The Mets could potentially get a solid return for each player, although they shouldn’t expect the world—like they did when they reportedly asked the Orioles for Dylan Bundy in a trade for Murphy. Still, even if the Mets value a return slightly less than the player they are trading, the salary relief could make the trade worth it. Going into free agency having only roughly $70 million versus potentially over $90 million (pending Murphy’s raise) is a huge difference, and would give the Mets the ability to actually spend money.
Step Three: Acquire a shortstop
As established above, the Mets currently do not have the shortstop of the future on their roster; Flores can’t handle the position and Tejada can’t handle baseball. The Mets have some options in the minors, but they either are far away (Gavin Cecchini, Amed Rosario) or close to the majors but lacking an impact ceiling (Matt Reynolds).
With no great options available within the organization, the Mets must look outside of the organization to find a capable shortstop.
Last week, Amazin’ Avenue’s Chris McShane looked at the possible free agent shortstops the Mets could add. He notes that Asdrubal Cabrera and Stephen Drew would be enticing to the Mets because they are coming off down years and wouldn’t cost the team a draft pick. While these two would be realistic signings considering the Mets' budget, it is questionable as to whether either would actually shift the needle enough for the Mets to evolve from mediocre to relevant.
J.J. Hardy and Jed Lowrie are also listed as possibilities, yet both are in the second halves of their careers and have notable flaws. Both would also likely cost the Mets significantly due to their positional value. Hardy has been an underrated player throughout his career, averaging 3.4 fWAR over the last four years. While that consistency will likely garner him a long-term contract, it's a risky proposition as he is 32 and in the latter half of his career. Lowrie is two years younger and has been less consistent, but would likely gain interest in free agency due to his success in Oakland (despite a relatively down year in 2014).
While these free agents are possible targets, the more enticing options will be on the trade market. As I wrote previously, the Mets have a surplus of pitching depth and need to take advantage of it on the trade market before pitchers go down with injuries and lose their value.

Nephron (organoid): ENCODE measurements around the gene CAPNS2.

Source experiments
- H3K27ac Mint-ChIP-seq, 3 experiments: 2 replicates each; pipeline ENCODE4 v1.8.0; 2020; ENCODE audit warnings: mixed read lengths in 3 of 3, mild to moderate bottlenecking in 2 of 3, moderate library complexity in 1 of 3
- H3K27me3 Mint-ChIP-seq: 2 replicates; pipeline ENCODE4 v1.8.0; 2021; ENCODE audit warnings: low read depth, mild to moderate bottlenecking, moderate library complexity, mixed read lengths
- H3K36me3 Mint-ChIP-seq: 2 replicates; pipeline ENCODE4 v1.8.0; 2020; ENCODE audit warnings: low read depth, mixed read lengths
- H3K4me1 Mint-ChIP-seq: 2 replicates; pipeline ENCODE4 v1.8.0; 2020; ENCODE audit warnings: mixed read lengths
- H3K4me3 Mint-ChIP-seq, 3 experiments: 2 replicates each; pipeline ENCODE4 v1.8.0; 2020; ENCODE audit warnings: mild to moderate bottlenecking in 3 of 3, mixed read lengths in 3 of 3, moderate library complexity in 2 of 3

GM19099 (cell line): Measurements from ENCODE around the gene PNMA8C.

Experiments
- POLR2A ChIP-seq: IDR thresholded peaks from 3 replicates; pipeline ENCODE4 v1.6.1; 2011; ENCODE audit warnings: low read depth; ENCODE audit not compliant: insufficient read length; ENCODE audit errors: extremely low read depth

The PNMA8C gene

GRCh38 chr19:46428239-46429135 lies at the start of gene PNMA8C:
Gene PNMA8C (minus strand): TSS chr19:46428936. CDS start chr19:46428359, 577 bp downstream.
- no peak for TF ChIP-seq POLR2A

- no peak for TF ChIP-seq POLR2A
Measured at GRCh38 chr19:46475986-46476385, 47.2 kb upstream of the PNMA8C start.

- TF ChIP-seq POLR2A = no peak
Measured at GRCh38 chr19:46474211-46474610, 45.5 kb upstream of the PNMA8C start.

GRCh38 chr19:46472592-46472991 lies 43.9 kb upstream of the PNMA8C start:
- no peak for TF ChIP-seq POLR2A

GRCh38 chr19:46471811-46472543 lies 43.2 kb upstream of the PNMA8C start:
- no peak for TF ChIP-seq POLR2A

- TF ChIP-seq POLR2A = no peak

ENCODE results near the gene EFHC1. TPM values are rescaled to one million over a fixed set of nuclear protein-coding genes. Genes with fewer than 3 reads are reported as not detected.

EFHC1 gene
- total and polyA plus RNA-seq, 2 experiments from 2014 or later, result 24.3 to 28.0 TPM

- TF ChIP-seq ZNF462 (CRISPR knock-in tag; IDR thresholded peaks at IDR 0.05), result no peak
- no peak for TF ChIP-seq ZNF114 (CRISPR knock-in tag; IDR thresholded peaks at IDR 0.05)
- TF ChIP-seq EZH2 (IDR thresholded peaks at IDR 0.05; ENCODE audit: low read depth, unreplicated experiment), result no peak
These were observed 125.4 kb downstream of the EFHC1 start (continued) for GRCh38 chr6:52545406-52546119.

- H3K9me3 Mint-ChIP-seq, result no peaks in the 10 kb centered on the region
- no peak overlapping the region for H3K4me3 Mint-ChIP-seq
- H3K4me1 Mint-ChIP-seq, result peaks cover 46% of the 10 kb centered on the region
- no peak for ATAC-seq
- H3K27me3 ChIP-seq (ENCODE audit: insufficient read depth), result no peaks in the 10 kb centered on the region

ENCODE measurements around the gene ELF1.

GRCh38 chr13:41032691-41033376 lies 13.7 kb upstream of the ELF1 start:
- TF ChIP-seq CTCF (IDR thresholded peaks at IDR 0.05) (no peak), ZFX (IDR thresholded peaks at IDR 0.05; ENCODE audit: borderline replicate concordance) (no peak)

An obvious and well-documented match for a trade seems to be with the Chicago Cubs, as they are primed for success in the near future, yet lack pitching and have an excess of shortstops. A blockbuster deal involving the two teams is possible, although the high price of players such as Starlin Castro, Javier Baez, and Addison Russell could scare the pragmatic Alderson away.
Another team with an excess of young shortstops is the Arizona Diamondbacks, who have unfortunately for the Mets decided to stick with Chris Owings as their future everyday shortstop. This leaves Didi Gregorius and Nick Ahmed, who are both much less exciting than the Cubs’ shortstops, but also much less expensive.
Regardless of the approach the Mets take this offseason, they still must acquire a shortstop that makes their team significantly better.
Step Four: Acquire a corner outfielder
The Mets took this step last season when they acquired Curtis Granderson, but that still left a gaping hole in their lineup from a position where most teams have a slugger.
Last offseason said a lot about the market for corner outfielders, although there isn’t likely to be a bargain quite like the one the Orioles got with Nelson Cruz. Signing veteran outfielders is far from a sure thing, as the contracts to the likes of Granderson and Shin-Soo Choo have proven. The Mets won’t be in the bidding for a player demanding Choo- or Jacoby Ellsbury-type of money, so their goal will be to find solid value from a good-but-not-great player.